Under narmal conditions the front wheel is angled slightly into the turn isn't it? I could be wrong?
 

piman

Darth Vader
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Re: TR6 Alignment Results

Hello Larry,

"(remember that I had to flip these so that they are already in their most outward position)."
I must have missed that, please explain?
I have to assume that all the top and bottom pivot bushes are correctly assembled with no incorrectled placed washers etc that would move the trunnion assembly fore or aft of their correct location. What about the upper fulcrum pins, is there any room for mevement there? Incidentally, Jaguar use shims in the upper trunnion, between the trunnion and the wishbone, to adjust camber. This could be one possible point to look at, but would entail an equal thicknes of shim on the inner piviot of the opposite wishbone to maintain parallelism.
Certainly, it is a good idea to do a frame check, which can be done with just a plumbline on a level surface, as long as you can get the dimensions from a good manual.
Bill, I don't see that the direction of steer matters, it is still a steering input and the caster always tends to return the wheel to straight ahead. (just like a chair caster also.)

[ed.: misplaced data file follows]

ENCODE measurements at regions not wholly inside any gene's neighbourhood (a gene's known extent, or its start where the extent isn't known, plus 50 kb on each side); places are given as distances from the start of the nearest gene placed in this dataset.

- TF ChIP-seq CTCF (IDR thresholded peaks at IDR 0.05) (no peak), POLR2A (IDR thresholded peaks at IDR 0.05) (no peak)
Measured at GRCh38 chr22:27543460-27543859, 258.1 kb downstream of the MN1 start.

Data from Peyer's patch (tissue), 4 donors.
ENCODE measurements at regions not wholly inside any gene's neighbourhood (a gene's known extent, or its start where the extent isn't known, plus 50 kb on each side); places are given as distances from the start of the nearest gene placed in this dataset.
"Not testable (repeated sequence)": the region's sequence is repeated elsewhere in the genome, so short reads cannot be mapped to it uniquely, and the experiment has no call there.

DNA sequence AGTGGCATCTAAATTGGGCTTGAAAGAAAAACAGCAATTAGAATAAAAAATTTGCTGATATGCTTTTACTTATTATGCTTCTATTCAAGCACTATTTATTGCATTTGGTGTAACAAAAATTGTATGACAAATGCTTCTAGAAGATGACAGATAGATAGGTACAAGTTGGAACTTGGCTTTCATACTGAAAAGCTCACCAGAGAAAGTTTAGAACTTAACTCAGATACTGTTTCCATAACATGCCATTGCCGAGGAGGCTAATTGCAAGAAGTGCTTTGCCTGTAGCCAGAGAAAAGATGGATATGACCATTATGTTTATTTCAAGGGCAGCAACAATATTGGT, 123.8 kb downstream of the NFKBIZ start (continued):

Alec
 

tr6lover

Jedi Trainee
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Re: TR6 Alignment Results

you may also like to look at www.goodparts.com which has some adjustable rear brackets for the trailing arms. this way you could get rid of the shims in the back and maybe have more adjustment.
Randy
 
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SCguy

SCguy

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Re: TR6 Alignment Results

Guess I confusing people with my uses of the words "front" and "back".

Specifically I am only referring to the front end of my car and the front or back of the front lower wishbone were shims may be added and "Yes" at this point I'm pretty sure that everything has been installed correctly.
 

Simon TR4a

Jedi Knight
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Re: TR6 Alignment Results

Larry it seems to me that your camber, caster and toe settings are all within spec (and much better than before), so I don't think you need worry.
I assume the SAI is what used to be called KPI, the angle of king pin inclination, or now steering axis inclination, which is not adjustable. so if this is not within the specified range it might indicate prevbious front end damage. The table gives a 2 degree range for this, but it has not been measured, likely because you can't adjust it!

There will be slight changes in some of these measurements as the weight of driver and any passengers or luggage is added, specifically you will get slightly more negative camber (top of the wheels leaning in towards each other), and from suspension movement over uneven road surfaces.